Submitted to: Mycotoxin Research
Publication Type: Peer Reviewed Journal
Publication Acceptance Date: January 26, 2011
Publication Date: February 15, 2011
Citation: Maragos, C.M. 2011. Detection of deoxynivalenol using biolayer interferometry. Mycotoxin Research. 27(3):157-165. Interpretive Summary: Deoxynivalenol (DON) is a toxin produced by Fusarium graminearum and F. culmorum. These fungi can infest wheat, barley, and corn and cause Fusarium Head Blight, a disease of substantial economic significance worldwide. Because of this, and the toxic nature or DON, extensive monitoring is conducted of commodities and foods. As part of efforts to improve detection of the toxin, the applicability of a new detection technology, biolayer interfereometry, was examined. This technique has several advantages in that it allows for the real time monitoring of the binding of the toxin with a toxin-specific antibody, which can be done without the need for reagents with enzymatic, fluorescent, or radioactive labels. Furthermore, this type of biosensor has an advantage in that pushing an extract of the sample through small capillaries (which tend to clog) is not needed. The technique was successfully used to measure DON in spiked whole wheat flour, suggesting further development of a rapid quantitative assay for DON in wheat based upon this technology may be possible.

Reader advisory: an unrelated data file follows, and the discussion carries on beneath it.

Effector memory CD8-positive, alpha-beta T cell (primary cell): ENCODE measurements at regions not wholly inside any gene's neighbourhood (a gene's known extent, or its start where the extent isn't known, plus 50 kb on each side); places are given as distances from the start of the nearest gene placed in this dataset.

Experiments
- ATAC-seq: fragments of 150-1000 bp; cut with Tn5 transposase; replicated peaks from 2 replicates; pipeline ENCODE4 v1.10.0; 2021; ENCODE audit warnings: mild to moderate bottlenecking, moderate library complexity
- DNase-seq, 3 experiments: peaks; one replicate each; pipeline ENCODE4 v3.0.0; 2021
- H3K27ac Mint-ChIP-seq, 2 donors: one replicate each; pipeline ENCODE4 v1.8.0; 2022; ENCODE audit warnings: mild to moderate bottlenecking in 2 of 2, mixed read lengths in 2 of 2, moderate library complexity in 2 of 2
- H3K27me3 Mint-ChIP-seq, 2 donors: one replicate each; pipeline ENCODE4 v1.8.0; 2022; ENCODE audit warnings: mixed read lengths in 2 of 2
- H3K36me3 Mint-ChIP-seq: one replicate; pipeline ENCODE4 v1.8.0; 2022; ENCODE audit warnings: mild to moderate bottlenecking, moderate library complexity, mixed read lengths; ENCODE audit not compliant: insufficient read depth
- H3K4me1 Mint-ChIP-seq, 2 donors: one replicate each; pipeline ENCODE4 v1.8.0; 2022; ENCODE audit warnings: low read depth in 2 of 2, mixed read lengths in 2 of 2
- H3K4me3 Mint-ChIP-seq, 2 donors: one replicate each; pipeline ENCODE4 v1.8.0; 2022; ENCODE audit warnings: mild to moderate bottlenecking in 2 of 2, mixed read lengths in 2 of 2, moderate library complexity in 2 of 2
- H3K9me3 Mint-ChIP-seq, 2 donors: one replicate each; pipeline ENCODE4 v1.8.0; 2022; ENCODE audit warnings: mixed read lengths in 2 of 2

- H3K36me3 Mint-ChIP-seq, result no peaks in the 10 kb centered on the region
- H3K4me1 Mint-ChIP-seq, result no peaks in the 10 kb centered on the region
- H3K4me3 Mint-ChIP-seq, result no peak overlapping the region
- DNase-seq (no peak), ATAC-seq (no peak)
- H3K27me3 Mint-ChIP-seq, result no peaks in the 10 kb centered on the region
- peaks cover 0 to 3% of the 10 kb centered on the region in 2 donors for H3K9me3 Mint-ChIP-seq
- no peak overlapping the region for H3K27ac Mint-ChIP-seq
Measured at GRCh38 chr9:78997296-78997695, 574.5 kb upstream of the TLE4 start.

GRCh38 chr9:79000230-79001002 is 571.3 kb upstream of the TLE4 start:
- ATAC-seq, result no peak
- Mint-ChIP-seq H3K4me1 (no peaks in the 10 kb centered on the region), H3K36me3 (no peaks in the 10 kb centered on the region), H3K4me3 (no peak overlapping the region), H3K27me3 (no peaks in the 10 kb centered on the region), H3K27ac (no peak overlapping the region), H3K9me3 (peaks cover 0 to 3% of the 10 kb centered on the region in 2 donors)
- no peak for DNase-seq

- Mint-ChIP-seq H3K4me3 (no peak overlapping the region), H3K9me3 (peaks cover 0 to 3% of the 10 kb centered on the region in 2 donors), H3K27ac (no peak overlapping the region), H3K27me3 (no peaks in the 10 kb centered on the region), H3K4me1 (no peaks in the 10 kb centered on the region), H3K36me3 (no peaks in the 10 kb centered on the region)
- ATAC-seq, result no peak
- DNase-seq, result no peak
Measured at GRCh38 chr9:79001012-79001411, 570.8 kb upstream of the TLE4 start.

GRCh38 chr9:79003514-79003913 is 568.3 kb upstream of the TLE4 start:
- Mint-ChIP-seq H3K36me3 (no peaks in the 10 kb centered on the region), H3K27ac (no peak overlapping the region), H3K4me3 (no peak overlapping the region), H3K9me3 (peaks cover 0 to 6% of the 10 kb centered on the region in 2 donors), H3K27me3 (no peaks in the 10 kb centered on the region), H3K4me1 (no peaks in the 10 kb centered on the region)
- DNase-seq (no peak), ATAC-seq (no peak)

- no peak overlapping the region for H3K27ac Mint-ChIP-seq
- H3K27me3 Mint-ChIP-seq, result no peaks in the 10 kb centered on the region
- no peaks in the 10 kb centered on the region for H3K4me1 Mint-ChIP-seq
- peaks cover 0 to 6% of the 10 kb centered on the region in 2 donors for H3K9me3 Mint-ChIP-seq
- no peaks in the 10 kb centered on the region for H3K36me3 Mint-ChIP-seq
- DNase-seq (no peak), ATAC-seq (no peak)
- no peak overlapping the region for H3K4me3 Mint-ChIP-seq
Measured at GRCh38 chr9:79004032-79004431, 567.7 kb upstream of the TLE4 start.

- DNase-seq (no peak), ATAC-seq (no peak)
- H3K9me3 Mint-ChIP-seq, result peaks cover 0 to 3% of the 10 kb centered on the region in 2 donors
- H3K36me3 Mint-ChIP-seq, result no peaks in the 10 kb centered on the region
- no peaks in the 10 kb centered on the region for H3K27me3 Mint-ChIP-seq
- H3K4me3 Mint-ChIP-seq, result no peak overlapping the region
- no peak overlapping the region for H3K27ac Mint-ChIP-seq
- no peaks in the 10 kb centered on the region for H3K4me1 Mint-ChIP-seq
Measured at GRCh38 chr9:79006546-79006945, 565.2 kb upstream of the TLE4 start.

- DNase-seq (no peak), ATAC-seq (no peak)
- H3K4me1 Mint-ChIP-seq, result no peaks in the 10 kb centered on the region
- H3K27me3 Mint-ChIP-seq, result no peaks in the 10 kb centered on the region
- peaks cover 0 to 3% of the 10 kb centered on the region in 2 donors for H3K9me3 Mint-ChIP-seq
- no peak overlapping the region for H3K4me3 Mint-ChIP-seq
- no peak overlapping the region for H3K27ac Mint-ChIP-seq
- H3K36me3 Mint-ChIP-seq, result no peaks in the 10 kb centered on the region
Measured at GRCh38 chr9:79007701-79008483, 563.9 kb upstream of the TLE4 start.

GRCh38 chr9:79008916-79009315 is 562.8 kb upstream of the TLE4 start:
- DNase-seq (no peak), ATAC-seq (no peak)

Technical Abstract: Biolayer interferometry allows for the real time monitoring of the interactions between molecules without the need for reagents with enzymatic, fluorescent, or radioactive labels. The technology is based upon the changes in interference pattern of light reflected from the surface of an optical fiber that can occur when materials bind to the tip of the fiber. In this report a deoxynivalenol-bovine serum albumin (DON-BSA) conjugate was non-covalently attached to the surface of aminopropylsilane sensors and the change in interference pattern resulting from the binding of DON-specific antibodies was measured. The assay format was competitive, with larger concentrations of DON causing greater inhibition of binding of antibodies to the sensor surface. The technique was used to measure DON in spiked whole wheat flour, with a limit of detection of 0.10 mg DON/kg. Matrix interferences were an issue, and adequate quantification required using matrix-matched standards. Recoveries at five spiking levels over the range from 0.2 to 5 mg/kg averaged 108%, but showed high variability, with a relative standard deviation of 17%. The technique represents an alternative to technologies such as surface plasmon resonance, with an advantage in that the flow of extracts through small capillaries is not required.